But see… all those are YOUR misgivings of reasoning, and yearnings for justice… not God’s. Because as rancid as that thought of Hitler going to Heaven may taste to you, it’s not actually all that unreasonable if you think about it:
First, it is probable if not also likely that a mortal man put in that type of no-win situation would have taken a moment to stop and pray to a God that he might soon have to reckon with and be judged by. Most people when faced with their own death start looking for and reaching out to God even if they have not done so previously. And it has been proposed by some historians that Adolph and Eva prayed together before the final event of supposed co-suicide occurred. So if Hitler had indeed gotten down on his knees and asked for forgiveness of all his sins in his last moments, did God grant that forgiveness to him?
If you immediately say “no”, you might want to get to know your God a little better. It is proposed within Christianity (of which Hitler professed his allegiance), and most other world religions that God forgives ALL sin when someone asks forgiveness… even of course… suicide. All means all. Redemption isn’t subjective. God doesn’t love all his children except for the “bad” ones. God loves all. Without exception.
And any resistance to that thought is something our minds drum up to say… THAT religion where God forgives and accepts Hitler into Heaven can’t be MY religion. That God can’t be my God. My God would not have forgiven the most evil man in existence after what he did to millions of innocent men, women, and children. But in reality… those type of thoughts are only our individual mindful positions, not God’s. It is your uncomfortable association to Hitler through his sharing of a Christian faith that causes your unease… not God’s. It is your sense of justice that is being attacked, not God’s.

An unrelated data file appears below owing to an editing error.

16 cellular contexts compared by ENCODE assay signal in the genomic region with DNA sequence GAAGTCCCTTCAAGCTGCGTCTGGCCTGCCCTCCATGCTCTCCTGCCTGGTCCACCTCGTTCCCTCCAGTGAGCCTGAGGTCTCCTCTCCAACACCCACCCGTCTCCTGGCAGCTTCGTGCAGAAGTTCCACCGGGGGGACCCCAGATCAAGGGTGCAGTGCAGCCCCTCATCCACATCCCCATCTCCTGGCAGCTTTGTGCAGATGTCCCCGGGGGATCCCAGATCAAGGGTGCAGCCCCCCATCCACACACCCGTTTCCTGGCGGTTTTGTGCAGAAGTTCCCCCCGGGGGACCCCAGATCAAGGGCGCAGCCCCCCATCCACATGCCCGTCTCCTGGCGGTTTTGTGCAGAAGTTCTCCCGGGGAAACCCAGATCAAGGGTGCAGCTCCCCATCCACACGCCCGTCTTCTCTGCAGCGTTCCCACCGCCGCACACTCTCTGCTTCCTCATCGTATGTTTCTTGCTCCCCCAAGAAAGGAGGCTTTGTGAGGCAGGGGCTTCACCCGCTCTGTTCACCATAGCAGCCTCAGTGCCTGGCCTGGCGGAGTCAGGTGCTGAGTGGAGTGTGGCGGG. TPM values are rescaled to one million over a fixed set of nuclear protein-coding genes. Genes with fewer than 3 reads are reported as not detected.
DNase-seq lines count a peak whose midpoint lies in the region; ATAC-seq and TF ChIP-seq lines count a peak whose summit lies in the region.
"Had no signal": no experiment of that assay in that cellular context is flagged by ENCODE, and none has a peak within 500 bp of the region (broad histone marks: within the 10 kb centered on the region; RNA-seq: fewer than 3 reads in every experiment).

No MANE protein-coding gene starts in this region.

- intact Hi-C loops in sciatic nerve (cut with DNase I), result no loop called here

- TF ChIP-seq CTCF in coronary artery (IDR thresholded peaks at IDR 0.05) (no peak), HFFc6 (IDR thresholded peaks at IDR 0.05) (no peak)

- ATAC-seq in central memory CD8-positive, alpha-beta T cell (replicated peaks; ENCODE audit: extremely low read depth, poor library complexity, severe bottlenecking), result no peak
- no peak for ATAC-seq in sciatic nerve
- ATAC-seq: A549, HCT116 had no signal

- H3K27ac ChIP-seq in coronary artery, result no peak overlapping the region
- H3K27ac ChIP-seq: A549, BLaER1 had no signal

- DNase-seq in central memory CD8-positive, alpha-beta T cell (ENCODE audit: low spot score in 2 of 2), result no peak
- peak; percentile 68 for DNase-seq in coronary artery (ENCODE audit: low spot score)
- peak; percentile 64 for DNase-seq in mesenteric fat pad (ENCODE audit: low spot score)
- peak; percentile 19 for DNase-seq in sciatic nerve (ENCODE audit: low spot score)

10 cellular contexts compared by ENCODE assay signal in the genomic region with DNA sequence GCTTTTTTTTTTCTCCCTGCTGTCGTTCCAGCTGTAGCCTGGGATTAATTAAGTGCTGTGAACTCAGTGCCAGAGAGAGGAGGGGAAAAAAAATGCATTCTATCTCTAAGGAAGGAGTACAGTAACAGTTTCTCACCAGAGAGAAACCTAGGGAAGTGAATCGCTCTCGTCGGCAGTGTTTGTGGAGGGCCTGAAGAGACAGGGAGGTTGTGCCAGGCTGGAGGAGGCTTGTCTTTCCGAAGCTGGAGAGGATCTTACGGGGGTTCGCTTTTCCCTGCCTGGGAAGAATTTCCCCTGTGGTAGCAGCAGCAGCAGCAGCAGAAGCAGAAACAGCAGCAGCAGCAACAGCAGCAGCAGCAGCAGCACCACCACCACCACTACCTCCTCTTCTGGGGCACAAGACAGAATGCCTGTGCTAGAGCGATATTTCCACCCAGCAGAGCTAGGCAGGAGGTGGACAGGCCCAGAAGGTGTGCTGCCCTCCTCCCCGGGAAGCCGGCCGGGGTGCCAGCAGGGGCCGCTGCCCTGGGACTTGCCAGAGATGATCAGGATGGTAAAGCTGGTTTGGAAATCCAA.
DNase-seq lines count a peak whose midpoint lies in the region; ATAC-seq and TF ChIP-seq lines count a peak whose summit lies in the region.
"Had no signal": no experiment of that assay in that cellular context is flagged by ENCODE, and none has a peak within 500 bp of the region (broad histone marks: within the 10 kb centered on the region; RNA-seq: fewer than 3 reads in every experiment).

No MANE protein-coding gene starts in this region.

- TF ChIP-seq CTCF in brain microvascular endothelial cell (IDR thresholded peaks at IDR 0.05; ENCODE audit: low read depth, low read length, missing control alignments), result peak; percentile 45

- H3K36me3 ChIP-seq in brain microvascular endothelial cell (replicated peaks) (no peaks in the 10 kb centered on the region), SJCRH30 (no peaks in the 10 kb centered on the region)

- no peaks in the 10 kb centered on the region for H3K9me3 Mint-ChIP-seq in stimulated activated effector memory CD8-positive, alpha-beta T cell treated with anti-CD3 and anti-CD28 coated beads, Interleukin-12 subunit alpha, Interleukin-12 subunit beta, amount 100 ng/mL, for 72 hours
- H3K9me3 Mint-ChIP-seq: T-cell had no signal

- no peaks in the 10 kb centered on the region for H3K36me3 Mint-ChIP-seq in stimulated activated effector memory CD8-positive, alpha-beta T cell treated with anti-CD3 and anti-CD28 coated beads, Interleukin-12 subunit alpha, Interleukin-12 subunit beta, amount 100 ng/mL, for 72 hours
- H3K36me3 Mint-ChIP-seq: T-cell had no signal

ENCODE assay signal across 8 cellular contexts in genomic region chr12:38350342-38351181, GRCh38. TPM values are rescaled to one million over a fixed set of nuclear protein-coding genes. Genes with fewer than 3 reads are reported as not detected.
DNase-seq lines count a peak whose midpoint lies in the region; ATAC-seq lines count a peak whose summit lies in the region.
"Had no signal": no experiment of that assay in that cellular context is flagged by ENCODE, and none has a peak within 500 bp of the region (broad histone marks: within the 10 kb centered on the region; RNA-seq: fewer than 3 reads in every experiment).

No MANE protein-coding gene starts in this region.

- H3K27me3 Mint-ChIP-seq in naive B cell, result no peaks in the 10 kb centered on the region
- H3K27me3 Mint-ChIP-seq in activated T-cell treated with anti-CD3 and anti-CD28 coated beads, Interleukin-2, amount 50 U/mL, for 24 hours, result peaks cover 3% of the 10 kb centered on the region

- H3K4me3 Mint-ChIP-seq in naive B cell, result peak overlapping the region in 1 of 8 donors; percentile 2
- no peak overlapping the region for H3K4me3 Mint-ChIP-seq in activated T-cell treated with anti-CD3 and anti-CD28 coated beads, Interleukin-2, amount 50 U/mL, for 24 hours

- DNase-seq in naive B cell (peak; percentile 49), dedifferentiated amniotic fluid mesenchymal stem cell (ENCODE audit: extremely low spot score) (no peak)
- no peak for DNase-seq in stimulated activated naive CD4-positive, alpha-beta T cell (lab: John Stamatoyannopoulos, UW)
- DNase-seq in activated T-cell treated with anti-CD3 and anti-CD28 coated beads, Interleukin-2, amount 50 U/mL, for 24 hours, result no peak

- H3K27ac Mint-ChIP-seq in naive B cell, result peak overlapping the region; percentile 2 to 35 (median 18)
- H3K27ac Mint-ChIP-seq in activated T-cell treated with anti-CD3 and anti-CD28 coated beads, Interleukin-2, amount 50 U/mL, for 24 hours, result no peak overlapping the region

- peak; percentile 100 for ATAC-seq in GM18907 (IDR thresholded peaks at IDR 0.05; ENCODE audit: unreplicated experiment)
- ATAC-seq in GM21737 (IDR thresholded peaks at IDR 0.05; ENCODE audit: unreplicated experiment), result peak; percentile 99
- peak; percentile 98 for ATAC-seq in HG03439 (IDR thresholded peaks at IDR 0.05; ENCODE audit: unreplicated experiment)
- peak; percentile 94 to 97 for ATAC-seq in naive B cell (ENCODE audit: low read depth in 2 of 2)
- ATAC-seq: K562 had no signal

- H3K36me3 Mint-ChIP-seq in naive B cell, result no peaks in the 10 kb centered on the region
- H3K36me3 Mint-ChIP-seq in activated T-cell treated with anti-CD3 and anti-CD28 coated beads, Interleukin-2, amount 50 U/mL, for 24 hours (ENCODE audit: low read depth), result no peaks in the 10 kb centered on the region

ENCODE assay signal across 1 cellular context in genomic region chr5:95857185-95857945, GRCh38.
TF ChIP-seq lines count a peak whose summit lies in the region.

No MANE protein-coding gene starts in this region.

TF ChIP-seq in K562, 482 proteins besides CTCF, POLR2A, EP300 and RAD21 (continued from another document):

It is because of those attachments that we then wind up projecting our own faults and misgivings onto our idea of God. Because to do otherwise would be removing us away from God, right? Admitting that our idea of God was different than the reality of God would mean we weren’t as close to God as we thought, right?
But the simple fact is that when we project our beliefs or preferences back onto God to make that idea of God better fit what we would prefer it to be… WE ARE AT THAT MOMENT IN THE PROCESS OF REMOVING US FROM GOD! In that moment we are rejecting God’s reality, and replacing it with our own personal preference of reality, or preference of God.
From God’s position, it may very well have been that Hitler was one of his most lost children, and most in need of redemption from an entering-the-kingdom perspective. It may have been… even from the Christian modeled understanding of God… that Hitler gained access to Heaven at the last moments that he made peace with God.
The Agape type love that God is made of means unconditional love and acceptance. It means no subjectivity. It does not come with strings attached. And that reality would fit with the potential outcome that Hitler’s experience was that of Heaven and not of something else.
Have you ever before considered that Hitler might well be in Heaven? What are your thoughts on this subject? Do you have the courage to share your opinion? Or like in reading this entire article, would you rather just distance yourself from the whole thought process?
I look forward to your comments.